|dc.description.abstract||The work presented here consists of two distinct parts.
Part 1: A Critical Review of the literature
Diabetes has been found to be associated with increased risk of infections, impaired immune response and delayed wound healing. Studies have found that these complications contribute to an increased prevalence of periapical lesions and decreased endodontic success.
To critically review the literature with regards to the association between apical periodontitis and diabetes.
Materials and Methods:
An extensive search was carried out using MEDLINE (ovid), Embase, Pubmed, The Cochrane Central Register Search of controlled trials, and Cochrane Reviews to identify suitable human-based studies. These studies included adult participants, a diabatic and a control group, and used a radiographic assessment of periapical radiolucency.
The critical review included 11 studies conducted between 1989 to April 2019. From these studies, 4 studies found a significantly higher prevalence of apical periodontitis in diabatic patients compared to non-diabatic patients before endodontic treatment while 7 studies found significantly higher prevalence of apical periodontitis after endodontic treatment in diabatic than non-diabatic cases.
An association was found between diabetes and apical periodontitis before and after Endodontic treatment.
Part 2: Association between Type II Diabetes and Apical Periodontitis before and after Endodontic Treatment in an Adult Population in the United Arab Emirates
Diabetes Mellitus is one of the most common systemic disorders. Diabetes Mellitus results in hyperglycemia which can affect the healing of the dental pulp. Clinical studies have shown a higher prevalence of periapical lesions in uncontrolled diabetes although the exact relationship is not clearly understood.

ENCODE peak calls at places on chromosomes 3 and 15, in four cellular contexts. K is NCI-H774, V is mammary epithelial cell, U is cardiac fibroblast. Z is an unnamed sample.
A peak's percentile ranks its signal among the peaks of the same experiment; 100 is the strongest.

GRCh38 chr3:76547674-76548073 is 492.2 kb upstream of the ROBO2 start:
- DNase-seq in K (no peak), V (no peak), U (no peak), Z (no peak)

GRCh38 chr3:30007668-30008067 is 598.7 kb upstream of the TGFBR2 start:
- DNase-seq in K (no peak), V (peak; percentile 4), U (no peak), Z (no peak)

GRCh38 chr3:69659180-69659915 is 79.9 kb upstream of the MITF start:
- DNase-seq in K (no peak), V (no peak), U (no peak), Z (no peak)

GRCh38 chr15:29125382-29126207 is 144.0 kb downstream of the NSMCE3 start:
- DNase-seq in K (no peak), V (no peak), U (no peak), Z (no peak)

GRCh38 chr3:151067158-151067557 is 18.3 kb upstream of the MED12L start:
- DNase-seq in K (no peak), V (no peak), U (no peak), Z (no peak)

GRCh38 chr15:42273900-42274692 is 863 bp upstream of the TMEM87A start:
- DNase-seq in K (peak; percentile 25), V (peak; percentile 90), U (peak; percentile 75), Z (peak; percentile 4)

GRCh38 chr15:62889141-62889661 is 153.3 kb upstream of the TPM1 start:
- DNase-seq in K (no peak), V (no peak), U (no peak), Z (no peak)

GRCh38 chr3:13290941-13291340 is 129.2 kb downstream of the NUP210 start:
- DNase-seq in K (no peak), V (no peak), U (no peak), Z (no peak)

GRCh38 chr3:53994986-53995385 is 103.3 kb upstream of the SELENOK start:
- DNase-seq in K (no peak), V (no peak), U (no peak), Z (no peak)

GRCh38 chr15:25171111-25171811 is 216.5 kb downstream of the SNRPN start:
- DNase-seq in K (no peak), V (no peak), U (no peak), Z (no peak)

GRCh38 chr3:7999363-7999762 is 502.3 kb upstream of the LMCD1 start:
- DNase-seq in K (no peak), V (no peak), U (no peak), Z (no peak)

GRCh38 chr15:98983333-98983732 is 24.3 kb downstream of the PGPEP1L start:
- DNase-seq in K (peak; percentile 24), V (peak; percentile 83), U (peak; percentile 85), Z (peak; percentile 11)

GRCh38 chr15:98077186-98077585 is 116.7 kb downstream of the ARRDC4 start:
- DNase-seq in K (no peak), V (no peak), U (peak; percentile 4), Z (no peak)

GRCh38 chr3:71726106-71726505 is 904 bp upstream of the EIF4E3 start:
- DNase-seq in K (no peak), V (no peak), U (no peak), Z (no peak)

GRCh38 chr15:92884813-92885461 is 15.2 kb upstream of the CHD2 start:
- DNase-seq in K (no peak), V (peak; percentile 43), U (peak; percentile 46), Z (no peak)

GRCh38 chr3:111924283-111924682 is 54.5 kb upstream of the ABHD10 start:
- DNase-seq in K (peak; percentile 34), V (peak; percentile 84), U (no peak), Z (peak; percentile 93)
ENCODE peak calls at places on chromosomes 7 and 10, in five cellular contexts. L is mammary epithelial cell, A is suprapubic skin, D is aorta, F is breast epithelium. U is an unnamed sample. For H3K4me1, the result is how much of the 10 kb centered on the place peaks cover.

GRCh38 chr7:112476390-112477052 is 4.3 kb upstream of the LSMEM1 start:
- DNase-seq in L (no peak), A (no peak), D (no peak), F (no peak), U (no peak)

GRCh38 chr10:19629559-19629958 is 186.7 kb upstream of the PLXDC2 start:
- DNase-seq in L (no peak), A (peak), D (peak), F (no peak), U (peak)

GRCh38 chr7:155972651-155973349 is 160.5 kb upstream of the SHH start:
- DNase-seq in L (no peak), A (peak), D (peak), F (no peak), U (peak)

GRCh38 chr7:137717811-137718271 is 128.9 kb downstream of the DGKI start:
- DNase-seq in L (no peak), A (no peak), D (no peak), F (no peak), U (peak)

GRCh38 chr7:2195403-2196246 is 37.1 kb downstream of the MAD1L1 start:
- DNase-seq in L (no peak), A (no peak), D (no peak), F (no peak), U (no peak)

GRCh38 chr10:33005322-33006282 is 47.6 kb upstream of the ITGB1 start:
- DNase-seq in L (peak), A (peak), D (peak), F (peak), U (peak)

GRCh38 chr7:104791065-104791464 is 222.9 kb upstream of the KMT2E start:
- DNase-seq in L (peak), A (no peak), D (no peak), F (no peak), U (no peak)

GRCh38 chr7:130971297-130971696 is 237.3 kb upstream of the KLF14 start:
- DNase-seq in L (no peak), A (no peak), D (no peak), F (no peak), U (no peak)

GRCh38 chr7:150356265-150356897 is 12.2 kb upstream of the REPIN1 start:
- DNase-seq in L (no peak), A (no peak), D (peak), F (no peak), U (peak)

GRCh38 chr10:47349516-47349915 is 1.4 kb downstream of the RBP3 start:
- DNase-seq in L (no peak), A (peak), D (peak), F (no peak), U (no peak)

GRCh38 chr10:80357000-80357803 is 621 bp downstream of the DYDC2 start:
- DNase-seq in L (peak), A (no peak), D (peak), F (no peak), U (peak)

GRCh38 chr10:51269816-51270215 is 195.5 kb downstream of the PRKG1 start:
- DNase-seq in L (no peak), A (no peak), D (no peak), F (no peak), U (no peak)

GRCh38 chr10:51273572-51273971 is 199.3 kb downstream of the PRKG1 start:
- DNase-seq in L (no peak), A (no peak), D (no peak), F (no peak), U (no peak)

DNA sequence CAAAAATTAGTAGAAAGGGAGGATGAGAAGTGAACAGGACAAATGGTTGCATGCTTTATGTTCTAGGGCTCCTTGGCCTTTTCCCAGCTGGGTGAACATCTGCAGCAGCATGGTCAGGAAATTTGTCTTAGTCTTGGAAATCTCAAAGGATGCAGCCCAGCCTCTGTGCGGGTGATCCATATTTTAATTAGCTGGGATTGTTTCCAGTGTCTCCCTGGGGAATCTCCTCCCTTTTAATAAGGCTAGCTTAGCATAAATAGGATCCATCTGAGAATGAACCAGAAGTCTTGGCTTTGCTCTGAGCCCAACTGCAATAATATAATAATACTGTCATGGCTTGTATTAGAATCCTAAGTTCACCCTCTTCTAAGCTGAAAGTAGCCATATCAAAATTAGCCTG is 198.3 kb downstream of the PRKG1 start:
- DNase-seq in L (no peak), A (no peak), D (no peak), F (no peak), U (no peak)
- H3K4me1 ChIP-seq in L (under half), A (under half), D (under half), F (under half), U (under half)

To determine the association between Type II diabetes and apical periodontitis (AP) before and after Endodontic treatment in an adult population in the United Arab Emirates. The null hypothesis that Type II diabetes has no effect on the size of AP lesions was tested.
Materials and methods:
A sample of 50 patients with Type II diabetes were selected from a database in a specialist Endodontic unit who had received endodontic treatment on one tooth. These were matched in terms of age and gender with a non-diabetic control group who received Endodontic treatment on the same tooth. For each group, the size of the AP lesion was recorded using the Periapical Index (PAI) scoring system preoperatively and 1 to 4 years post endodontic treatment. The 50 diabetic patients were made up of 27 controlled and 23 uncontrolled (HbA1c value of 8% or higher) diabetics.
The mean PAI score for the uncontrolled diabetic group (n=23) prior to endodontic treatment was 3.3 compared to 2.3 for the matched non-diabetic control group. The Wilcoxon sign rank test revealed that this was statistically significant (p=0.002) indicating that uncontrolled Type II diabetes influences the size of the AP lesion. These figures were reduced to a mean PAI score of 1.9 in the uncontrolled diabetic group and 1.5 in the healthy control group in the post endodontic treatment periapical radiographs. The corresponding mean PAI value prior to endodontic treatment were 2.4 and 2.7 in the controlled diabetic patients and their matching control group respectively. The differences were not statistically significant (p=0.13). For the sample as a whole (n=50), the mean PAI value for both diabetic and non-diabetic groups reduced to 1.7 and 1.6 respectively post Endodontic periapical radiographs. The Wilcoxon sign rank test revealed a statistically significant improvement in healing in both these groups (p<0.001).
PAI scores, prior to Endodontic treatment, were significantly higher in the uncontrolled diabetic group compared to the controlled diabetic group. In all cases the Endodontic treatment significantly reduced the size of the AP lesions.||en_US